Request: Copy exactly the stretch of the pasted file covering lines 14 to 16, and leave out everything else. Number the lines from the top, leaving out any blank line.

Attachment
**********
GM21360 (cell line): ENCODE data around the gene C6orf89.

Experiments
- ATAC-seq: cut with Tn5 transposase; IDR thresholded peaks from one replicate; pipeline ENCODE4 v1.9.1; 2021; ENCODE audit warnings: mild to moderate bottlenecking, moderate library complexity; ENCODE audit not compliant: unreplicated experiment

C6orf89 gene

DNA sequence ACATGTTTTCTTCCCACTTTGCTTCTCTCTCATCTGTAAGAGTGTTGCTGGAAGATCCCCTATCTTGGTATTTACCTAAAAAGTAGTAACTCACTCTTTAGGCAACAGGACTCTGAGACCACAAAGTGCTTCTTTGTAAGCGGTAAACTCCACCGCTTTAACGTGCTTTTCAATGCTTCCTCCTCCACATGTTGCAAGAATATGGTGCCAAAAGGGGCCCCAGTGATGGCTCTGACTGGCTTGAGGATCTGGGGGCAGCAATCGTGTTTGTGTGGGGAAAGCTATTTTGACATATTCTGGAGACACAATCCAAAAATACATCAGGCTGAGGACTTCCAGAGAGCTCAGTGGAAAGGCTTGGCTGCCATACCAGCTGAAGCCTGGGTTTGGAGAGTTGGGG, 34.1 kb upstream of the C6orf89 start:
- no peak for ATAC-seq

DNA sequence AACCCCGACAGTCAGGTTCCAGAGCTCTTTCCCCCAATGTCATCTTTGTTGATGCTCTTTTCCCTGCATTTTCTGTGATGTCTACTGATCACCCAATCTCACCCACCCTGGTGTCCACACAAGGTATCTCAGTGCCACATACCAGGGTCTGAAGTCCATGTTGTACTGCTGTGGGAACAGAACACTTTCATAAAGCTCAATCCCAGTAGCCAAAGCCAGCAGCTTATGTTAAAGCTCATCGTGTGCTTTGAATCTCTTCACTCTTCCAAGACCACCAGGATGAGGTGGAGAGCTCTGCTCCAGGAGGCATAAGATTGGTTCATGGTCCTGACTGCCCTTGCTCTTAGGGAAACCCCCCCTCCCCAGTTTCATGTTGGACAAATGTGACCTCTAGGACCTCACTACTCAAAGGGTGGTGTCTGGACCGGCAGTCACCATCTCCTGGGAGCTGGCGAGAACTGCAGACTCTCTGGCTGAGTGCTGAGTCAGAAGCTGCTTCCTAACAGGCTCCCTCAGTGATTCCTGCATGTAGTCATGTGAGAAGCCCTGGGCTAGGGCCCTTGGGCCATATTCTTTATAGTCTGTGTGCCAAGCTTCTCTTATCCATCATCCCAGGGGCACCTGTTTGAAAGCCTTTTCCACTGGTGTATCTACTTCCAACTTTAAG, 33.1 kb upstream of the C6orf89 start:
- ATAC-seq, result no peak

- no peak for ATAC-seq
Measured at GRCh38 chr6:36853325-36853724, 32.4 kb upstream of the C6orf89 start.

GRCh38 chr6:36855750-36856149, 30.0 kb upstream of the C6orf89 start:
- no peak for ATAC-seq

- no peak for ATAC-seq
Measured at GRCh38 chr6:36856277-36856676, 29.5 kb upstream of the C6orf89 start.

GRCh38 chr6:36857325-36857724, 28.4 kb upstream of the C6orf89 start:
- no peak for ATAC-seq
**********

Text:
Measured at GRCh38 chr6:36856277-36856676, 29.5 kb upstream of the C6orf89 start.

GRCh38 chr6:36857325-36857724, 28.4 kb upstream of the C6orf89 start:
- no peak for ATAC-seq